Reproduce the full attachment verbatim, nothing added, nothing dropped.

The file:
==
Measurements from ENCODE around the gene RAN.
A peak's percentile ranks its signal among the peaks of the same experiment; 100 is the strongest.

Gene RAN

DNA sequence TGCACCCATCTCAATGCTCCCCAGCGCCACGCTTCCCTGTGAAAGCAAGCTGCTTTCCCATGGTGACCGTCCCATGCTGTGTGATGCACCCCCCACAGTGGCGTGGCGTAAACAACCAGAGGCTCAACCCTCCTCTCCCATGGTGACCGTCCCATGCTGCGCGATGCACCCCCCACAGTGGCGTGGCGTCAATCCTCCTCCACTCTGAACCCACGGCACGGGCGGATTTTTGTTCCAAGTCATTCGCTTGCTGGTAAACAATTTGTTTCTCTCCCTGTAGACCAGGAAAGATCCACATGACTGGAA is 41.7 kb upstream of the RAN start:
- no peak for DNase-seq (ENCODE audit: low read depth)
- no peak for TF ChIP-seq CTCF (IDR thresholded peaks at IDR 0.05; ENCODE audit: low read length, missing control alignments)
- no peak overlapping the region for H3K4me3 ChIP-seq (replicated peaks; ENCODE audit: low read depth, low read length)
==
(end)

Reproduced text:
Measurements from ENCODE around the gene RAN.
A peak's percentile ranks its signal among the peaks of the same experiment; 100 is the strongest.

Gene RAN

DNA sequence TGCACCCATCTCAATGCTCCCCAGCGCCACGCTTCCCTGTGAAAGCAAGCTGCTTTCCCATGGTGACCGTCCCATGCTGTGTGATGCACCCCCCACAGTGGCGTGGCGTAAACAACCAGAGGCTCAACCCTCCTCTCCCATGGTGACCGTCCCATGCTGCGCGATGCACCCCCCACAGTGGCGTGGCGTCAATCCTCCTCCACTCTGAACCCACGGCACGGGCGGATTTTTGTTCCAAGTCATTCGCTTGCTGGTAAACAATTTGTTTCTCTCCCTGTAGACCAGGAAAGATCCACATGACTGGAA is 41.7 kb upstream of the RAN start:
- no peak for DNase-seq (ENCODE audit: low read depth)
- no peak for TF ChIP-seq CTCF (IDR thresholded peaks at IDR 0.05; ENCODE audit: low read length, missing control alignments)
- no peak overlapping the region for H3K4me3 ChIP-seq (replicated peaks; ENCODE audit: low read depth, low read length)